Time of plenty

2nd June 2000 at 01:00
There is a 10 per cent cash bonus for the new Learning and Skills Council, with similar amounts expected in future years. But more money means greater scrutiny, warns Julian Gravatt

The speed of change about to transform further education is dramatic. It will cause problems for anyone focused on the present. The key announcement in last month's Learning and Skills Council prospectus is that the new funding method will start in September 2001. In not much more than a year, colleges, training providers and adult education will be paid in a different way and under different rules by a completely new network of regulators. A year later, in September 2002, the council will extend its reach to school sixth forms.

But the speed has its own remorseless logic. Why bring 5,000 staff together from the Further Education Funding Council and the training and enterprise councils and then perpetuate differences for a year by preserving two systems? Why wait to make the necessary improvements?

The new system will have checks and balances. Government ministers started the post-16 review in March 1999, with a commitment to protect the "training infrastructure". Two years on, they have no desire to upset the complex network of provision.

The transition will be eased by growth budgets in 20012. Decisions in 1998 and 1999 give the new council a starting increase of 10 per cent in its first year. In July, the spending review may continue the increases for its next two years.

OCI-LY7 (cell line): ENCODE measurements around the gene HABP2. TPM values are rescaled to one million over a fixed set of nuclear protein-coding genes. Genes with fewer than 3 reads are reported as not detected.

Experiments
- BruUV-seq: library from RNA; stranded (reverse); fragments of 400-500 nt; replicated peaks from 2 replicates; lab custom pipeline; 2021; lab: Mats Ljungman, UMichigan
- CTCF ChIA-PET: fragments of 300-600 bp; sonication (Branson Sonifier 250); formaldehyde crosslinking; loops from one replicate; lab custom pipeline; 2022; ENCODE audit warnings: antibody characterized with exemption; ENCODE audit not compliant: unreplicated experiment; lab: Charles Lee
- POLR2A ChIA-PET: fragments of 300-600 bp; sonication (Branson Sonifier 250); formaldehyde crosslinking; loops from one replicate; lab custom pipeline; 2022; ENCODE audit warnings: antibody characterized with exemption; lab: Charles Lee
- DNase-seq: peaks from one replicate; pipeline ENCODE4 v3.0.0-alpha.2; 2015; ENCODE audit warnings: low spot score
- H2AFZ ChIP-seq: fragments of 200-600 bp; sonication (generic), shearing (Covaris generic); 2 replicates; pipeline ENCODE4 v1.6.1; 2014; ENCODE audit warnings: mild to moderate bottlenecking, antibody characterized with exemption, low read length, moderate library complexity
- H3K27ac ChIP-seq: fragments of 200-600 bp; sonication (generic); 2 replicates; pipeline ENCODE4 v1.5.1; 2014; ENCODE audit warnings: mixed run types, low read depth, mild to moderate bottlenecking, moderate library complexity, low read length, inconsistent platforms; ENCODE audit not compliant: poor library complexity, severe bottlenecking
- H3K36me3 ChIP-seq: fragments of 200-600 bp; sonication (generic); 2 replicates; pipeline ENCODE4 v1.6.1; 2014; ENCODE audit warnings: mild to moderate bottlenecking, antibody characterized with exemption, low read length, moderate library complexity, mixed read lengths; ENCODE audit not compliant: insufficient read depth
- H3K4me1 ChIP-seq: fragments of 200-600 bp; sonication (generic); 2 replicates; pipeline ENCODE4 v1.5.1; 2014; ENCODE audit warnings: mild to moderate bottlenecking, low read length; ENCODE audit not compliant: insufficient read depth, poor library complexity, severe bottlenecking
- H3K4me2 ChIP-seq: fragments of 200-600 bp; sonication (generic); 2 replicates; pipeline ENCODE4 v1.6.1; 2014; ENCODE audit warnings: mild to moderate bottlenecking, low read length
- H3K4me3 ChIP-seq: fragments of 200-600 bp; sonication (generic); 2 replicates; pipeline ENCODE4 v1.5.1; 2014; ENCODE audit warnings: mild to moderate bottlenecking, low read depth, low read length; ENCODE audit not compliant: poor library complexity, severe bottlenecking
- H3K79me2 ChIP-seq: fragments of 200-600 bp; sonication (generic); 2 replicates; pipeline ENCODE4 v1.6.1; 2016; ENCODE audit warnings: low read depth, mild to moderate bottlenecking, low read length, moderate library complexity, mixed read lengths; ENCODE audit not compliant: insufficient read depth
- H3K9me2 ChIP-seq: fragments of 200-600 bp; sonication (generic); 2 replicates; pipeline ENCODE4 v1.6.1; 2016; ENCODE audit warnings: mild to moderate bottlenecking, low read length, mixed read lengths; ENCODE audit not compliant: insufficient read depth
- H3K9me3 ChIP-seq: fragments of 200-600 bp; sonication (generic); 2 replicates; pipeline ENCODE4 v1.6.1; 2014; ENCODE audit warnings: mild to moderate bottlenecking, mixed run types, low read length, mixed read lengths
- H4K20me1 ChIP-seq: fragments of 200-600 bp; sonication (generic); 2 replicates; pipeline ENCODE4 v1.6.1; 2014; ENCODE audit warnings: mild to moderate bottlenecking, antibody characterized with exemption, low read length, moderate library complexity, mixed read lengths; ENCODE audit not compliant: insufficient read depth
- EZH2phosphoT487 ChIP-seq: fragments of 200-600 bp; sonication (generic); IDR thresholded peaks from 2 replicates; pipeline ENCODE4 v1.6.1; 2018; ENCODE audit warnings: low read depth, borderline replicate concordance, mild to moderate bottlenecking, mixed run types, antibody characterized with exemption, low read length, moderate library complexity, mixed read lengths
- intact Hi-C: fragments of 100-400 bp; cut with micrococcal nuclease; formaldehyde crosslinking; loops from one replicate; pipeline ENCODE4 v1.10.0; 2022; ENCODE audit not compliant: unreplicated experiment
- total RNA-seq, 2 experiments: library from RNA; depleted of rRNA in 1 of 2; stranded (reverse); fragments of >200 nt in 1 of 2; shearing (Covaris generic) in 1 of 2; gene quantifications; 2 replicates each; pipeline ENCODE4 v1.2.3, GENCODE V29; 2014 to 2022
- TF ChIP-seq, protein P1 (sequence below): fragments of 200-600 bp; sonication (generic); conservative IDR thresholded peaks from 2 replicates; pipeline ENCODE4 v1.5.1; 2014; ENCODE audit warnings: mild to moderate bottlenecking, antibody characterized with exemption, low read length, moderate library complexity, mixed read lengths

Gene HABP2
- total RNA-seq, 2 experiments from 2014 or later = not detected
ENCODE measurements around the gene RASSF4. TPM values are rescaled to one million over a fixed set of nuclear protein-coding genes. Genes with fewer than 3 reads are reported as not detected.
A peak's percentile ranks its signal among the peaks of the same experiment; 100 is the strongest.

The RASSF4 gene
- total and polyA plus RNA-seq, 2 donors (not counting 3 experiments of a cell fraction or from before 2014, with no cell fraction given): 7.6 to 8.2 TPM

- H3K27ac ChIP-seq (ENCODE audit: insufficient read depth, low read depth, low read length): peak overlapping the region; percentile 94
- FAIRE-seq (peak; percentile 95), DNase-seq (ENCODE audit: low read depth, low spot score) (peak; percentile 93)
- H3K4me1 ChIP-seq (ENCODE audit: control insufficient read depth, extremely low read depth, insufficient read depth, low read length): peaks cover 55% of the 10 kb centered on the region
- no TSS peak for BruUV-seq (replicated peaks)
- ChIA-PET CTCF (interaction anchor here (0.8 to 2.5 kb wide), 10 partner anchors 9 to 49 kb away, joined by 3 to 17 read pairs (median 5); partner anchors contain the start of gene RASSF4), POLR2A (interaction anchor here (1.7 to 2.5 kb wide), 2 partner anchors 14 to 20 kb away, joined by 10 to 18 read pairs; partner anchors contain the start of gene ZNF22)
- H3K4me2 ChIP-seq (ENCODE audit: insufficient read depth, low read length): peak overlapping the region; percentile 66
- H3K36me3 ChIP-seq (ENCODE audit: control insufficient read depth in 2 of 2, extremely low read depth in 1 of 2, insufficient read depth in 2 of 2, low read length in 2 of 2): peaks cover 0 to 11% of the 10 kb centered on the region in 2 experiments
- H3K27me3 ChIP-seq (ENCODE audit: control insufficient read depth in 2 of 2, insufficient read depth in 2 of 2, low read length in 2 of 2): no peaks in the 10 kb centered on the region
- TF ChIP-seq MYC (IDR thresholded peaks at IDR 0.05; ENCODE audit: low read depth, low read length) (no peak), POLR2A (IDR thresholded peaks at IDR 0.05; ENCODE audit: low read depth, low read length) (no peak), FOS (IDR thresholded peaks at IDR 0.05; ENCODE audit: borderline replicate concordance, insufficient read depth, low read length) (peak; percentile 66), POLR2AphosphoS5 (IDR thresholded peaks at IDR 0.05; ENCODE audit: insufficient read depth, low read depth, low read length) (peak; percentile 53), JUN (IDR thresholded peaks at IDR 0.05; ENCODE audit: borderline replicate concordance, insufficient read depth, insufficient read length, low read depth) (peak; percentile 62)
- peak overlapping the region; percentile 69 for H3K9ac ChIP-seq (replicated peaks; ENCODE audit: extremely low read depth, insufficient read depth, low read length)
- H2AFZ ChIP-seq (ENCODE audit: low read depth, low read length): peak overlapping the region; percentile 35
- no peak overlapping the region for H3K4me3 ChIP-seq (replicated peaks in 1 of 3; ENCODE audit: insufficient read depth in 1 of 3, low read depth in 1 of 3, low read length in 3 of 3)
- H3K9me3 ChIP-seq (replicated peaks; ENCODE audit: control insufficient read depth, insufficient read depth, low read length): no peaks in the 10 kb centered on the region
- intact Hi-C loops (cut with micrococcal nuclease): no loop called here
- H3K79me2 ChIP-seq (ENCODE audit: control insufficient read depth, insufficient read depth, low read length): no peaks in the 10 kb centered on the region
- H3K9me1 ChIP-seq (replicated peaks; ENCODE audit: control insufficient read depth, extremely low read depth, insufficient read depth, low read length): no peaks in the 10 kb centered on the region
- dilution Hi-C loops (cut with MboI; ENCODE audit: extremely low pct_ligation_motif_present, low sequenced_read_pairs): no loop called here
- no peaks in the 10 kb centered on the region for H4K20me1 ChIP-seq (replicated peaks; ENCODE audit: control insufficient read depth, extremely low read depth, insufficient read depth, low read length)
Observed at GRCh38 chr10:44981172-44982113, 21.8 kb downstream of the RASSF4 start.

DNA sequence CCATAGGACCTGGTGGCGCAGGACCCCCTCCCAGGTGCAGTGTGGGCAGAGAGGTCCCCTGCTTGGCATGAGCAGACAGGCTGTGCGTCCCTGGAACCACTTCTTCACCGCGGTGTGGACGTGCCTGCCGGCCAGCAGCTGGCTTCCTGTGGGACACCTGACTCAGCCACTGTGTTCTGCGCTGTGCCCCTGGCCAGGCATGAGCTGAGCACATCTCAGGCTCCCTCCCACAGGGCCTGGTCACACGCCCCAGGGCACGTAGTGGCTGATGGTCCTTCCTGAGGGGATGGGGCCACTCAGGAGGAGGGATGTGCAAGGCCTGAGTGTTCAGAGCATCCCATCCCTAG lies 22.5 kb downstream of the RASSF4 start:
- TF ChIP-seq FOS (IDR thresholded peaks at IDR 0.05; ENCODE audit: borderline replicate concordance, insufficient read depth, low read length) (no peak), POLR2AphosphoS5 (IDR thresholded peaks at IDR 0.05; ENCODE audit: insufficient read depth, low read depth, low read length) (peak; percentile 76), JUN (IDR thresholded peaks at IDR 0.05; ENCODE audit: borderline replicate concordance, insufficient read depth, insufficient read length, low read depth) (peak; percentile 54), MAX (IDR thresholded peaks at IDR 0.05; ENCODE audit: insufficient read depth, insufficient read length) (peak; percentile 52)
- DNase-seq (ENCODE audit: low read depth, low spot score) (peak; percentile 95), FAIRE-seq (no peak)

This is a time of relative plenty. Cash growth started in 1999, following two years of standstill and cuts in college budgets. Before that, there were three years of growth, stopped abruptly by the Conservatives in January 1997. Training budgets have followed similar patterns, but in response to different events. This money-go-round makes it hard for providers to know when and whether to respond, but there are signs that today's plenitude may last longer.

The Government has three main priorities, which it consistently backs with money. Number one is 16-18 standards and inclusion - there is money for students and their parents as well as teachers. Number two is the right sort of adult learning - IT skills, basic skills, courses that help adults returning to learn. Number three is money for projects and initiatives kick-starting change, whether this is raising standards, running summer schools or building a national IT network.

The clarity of the priorities answers many questions but not all of them. The biggest uncertainty is over the lower priority areas. For example, what will be the policy towards courses taken by employed people who study in their own time, independently of their employer? These are partly financed from fees but are mainly funded by the FEFC. That body covers 70 per cent of the costs but assumes the other 30 per cent will be paid by fees. The new Learning and Skills Council will inherit these commitments and, in a time of budget growth, will want to continue them. This could change.

The local learning and skills councils have some powers to wrest funding from individuals, employers or local education authorities. Budget pressures might persuade them to use these. An obvious target will be to change the 70:30 split - perhas to 50:50. Alternatively, the national launch of individual learning accounts on September 1 might be the start of a new approach to funding adults - but then, again, it probably won't.